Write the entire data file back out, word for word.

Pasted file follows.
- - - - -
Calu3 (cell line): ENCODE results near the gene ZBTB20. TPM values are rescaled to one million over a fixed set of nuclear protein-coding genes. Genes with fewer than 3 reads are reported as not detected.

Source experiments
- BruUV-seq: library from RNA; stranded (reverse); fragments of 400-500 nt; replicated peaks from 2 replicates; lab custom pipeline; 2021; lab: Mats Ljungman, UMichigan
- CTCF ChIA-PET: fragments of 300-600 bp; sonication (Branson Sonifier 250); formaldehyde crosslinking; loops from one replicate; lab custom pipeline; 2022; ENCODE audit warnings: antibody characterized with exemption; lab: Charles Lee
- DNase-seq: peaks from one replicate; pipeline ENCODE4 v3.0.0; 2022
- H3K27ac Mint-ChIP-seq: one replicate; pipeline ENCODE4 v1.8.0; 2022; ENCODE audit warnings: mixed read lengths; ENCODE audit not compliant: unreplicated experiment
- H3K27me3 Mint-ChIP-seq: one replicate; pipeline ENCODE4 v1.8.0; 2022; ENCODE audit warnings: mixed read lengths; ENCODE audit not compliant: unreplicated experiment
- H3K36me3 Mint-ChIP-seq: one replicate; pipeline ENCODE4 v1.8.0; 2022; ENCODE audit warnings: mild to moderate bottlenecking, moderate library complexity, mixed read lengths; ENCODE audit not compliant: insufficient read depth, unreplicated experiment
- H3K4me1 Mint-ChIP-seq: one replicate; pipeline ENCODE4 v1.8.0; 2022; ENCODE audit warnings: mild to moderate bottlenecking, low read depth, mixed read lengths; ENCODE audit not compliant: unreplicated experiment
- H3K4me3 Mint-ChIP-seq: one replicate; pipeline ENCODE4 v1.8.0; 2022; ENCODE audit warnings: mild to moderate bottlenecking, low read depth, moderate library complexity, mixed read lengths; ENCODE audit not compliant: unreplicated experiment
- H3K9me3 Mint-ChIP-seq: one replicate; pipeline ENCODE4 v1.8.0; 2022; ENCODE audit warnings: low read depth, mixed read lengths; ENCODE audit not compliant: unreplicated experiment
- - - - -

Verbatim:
Calu3 (cell line): ENCODE results near the gene ZBTB20. TPM values are rescaled to one million over a fixed set of nuclear protein-coding genes. Genes with fewer than 3 reads are reported as not detected.

Source experiments
- BruUV-seq: library from RNA; stranded (reverse); fragments of 400-500 nt; replicated peaks from 2 replicates; lab custom pipeline; 2021; lab: Mats Ljungman, UMichigan
- CTCF ChIA-PET: fragments of 300-600 bp; sonication (Branson Sonifier 250); formaldehyde crosslinking; loops from one replicate; lab custom pipeline; 2022; ENCODE audit warnings: antibody characterized with exemption; lab: Charles Lee
- DNase-seq: peaks from one replicate; pipeline ENCODE4 v3.0.0; 2022
- H3K27ac Mint-ChIP-seq: one replicate; pipeline ENCODE4 v1.8.0; 2022; ENCODE audit warnings: mixed read lengths; ENCODE audit not compliant: unreplicated experiment
- H3K27me3 Mint-ChIP-seq: one replicate; pipeline ENCODE4 v1.8.0; 2022; ENCODE audit warnings: mixed read lengths; ENCODE audit not compliant: unreplicated experiment
- H3K36me3 Mint-ChIP-seq: one replicate; pipeline ENCODE4 v1.8.0; 2022; ENCODE audit warnings: mild to moderate bottlenecking, moderate library complexity, mixed read lengths; ENCODE audit not compliant: insufficient read depth, unreplicated experiment
- H3K4me1 Mint-ChIP-seq: one replicate; pipeline ENCODE4 v1.8.0; 2022; ENCODE audit warnings: mild to moderate bottlenecking, low read depth, mixed read lengths; ENCODE audit not compliant: unreplicated experiment
- H3K4me3 Mint-ChIP-seq: one replicate; pipeline ENCODE4 v1.8.0; 2022; ENCODE audit warnings: mild to moderate bottlenecking, low read depth, moderate library complexity, mixed read lengths; ENCODE audit not compliant: unreplicated experiment
- H3K9me3 Mint-ChIP-seq: one replicate; pipeline ENCODE4 v1.8.0; 2022; ENCODE audit warnings: low read depth, mixed read lengths; ENCODE audit not compliant: unreplicated experiment